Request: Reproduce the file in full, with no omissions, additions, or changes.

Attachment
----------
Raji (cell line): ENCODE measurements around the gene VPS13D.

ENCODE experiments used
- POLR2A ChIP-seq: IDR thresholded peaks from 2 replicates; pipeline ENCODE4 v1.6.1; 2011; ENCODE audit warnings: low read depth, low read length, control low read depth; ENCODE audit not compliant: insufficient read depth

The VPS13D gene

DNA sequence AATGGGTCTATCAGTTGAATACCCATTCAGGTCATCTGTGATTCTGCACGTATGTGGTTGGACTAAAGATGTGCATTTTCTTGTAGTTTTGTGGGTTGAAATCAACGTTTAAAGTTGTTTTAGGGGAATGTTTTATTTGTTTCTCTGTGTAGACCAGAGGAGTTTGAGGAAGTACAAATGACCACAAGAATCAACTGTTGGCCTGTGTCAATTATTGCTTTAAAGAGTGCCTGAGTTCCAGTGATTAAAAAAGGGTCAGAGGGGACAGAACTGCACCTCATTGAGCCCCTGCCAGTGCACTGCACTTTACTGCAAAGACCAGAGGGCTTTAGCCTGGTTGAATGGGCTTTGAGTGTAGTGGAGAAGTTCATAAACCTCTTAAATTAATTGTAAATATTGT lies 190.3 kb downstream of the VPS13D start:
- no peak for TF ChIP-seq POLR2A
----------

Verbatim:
Raji (cell line): ENCODE measurements around the gene VPS13D.

ENCODE experiments used
- POLR2A ChIP-seq: IDR thresholded peaks from 2 replicates; pipeline ENCODE4 v1.6.1; 2011; ENCODE audit warnings: low read depth, low read length, control low read depth; ENCODE audit not compliant: insufficient read depth

The VPS13D gene

DNA sequence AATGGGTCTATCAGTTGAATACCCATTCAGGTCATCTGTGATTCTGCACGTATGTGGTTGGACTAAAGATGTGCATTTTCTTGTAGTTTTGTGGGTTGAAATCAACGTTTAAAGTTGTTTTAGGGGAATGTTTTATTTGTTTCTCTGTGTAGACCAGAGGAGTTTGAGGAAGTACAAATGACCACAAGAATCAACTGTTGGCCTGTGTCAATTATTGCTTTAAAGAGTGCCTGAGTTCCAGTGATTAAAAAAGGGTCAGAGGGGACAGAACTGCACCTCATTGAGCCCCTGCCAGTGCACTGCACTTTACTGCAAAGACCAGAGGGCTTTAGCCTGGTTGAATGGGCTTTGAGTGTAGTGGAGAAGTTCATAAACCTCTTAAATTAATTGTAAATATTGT lies 190.3 kb downstream of the VPS13D start:
- no peak for TF ChIP-seq POLR2A